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ASIC loses steam, FPGAs add comms cores

Posted: 13 Mar 2013 ?? ?Print Version ?Bookmark and Share

Keywords:Xilinx? Altera? FPGA? ASIC? comms OEMs?

With reports of a decline in ASIC starts among comms system vendors, FPGA vendors have started bolstering their cores for communications systems.

Xilinx has recently rolled out its portfolio of cores which target wired, wireless and data center systems. The company's SmartCore offering of about 75 comms-specific cores is a collection of intellectual property acquired or developed in house over the last two years.

Archrival Altera said it has at least 75 comms cores in its portfolio as well. Both companies say comms equipment makers are designing fewer ASICs on average and adopting more FPGAs.

International Data Corp reported total ASIC starts declined to 2,313 in 2011, down six percent from 2002 levels. In wired comms, the decline was nearly twice as steep to 442 ASICs in 2011, down 11 percent from 2002.

Xilinx claims it has seen less than 50 ASIC starts among the top the comms OEMs this year, less than 20 of them at the 28-nm node. Vendors need system revenues of $400 million or more to justify 28-nm ASICs, said Robert Bielby, senior director of strategic marketing and business planning at Xilinx.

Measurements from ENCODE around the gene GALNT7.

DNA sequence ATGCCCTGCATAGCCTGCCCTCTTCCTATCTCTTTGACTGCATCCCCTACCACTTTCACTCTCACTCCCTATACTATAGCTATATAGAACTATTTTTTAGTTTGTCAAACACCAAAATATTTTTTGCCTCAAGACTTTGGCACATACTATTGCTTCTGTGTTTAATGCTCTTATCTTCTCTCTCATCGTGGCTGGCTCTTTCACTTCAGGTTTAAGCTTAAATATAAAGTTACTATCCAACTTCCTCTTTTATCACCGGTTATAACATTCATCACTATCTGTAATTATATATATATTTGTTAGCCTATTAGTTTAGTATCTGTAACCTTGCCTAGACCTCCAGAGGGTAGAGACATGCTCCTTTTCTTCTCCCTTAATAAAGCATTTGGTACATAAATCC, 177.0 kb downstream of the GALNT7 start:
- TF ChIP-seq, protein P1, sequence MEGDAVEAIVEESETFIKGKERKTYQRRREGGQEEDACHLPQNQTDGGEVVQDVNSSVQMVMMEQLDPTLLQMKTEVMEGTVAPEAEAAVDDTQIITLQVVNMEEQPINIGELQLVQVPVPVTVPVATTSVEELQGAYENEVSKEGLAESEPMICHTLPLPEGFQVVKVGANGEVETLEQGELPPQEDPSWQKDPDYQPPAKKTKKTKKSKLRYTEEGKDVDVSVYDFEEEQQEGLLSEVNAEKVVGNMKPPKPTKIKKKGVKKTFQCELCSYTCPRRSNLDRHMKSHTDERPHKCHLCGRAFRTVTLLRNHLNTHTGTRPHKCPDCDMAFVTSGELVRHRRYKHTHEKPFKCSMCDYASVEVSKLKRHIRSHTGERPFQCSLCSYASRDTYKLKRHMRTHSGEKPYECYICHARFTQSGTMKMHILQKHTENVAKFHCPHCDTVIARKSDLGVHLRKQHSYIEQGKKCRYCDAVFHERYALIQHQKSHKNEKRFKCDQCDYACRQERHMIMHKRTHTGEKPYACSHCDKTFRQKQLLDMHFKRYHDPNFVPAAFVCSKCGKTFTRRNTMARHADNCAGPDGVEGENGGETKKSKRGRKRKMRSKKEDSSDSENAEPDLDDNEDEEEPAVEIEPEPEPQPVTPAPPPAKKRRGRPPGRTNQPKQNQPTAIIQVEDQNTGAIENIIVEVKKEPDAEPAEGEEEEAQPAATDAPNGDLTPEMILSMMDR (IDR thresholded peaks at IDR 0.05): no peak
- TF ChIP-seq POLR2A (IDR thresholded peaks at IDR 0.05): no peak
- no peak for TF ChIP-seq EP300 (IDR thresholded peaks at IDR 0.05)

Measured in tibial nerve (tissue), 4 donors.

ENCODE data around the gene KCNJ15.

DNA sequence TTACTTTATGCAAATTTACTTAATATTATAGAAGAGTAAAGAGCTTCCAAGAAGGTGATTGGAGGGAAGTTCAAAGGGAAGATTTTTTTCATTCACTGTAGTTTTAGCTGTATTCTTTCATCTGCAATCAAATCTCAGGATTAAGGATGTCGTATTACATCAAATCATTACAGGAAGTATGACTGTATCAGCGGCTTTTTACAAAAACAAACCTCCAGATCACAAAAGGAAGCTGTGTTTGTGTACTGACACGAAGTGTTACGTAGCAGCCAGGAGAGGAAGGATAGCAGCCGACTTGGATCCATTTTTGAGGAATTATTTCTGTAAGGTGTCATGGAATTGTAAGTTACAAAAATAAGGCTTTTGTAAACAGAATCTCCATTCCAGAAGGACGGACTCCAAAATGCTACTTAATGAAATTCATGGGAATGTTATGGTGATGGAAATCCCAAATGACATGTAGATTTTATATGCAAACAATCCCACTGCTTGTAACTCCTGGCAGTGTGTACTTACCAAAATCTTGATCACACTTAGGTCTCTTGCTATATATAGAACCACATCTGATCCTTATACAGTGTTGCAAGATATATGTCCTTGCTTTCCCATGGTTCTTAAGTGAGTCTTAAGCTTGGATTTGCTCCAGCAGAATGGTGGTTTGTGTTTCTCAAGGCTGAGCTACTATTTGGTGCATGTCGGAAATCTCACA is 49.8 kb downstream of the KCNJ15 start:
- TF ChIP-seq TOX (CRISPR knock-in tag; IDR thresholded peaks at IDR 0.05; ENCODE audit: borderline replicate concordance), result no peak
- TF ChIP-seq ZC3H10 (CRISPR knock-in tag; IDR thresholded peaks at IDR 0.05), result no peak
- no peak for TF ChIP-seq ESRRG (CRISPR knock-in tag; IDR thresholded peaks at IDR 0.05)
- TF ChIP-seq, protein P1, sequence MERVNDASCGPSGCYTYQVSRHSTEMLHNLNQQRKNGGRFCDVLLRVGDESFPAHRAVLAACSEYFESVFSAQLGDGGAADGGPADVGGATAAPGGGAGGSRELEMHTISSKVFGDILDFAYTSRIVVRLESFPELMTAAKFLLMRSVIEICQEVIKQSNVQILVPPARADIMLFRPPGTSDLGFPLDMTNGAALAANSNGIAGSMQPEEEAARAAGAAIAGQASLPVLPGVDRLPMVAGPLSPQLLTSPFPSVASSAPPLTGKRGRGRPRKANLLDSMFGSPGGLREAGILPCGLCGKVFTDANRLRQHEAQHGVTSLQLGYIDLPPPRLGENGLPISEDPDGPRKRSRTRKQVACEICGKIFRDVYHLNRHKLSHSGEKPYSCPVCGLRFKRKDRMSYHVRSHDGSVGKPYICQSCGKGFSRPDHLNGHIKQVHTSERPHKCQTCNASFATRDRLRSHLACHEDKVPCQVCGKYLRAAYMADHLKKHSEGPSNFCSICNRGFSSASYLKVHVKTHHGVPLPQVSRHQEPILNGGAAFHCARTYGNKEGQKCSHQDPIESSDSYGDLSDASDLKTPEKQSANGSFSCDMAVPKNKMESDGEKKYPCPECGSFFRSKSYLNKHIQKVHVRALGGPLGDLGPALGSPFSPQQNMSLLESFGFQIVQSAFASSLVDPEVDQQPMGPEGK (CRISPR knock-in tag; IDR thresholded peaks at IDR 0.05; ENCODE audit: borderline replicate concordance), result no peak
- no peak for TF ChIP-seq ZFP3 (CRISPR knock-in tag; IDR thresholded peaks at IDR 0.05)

In a study provided by Altera, one market researcher estimated the costs of developing a new 28-nm ASIC at more than $80 and a 20-nm device at nearly $160 million. "The mind shift we have seen is they used to have to justify FPGAs, but now they have to justify ASICs," Bielby said.


Figure 1: Altera: ASIC costs are rising fast.

Despite the figures, a Cisco chip executive said recently that Cisco is investing about as much as ever in its ASIC teams. In addition, Huawei's silicon design division, HiSilicon, has become China's largest fabless chip design house.

In a quarterly earnings call last year, Altera announced it lost two FPGA design wins to ASICs, at least one of them believed to be at Huawei. One analyst estimated Huawei designed 35 ASICs in 2012 up, from 24 the previous year.

FPGAs have a strong presence in high-end, relatively low-volume markets such as core optical networks, said Jag Bolaria, senior analyst at the Linley group. They have also done well in traditional cellular base stations, "but as the market shifts to small cell base stations, customers want a single full integrated device and this will squeeze out FPGAs," he said.

- Rick Merritt
??EE Times

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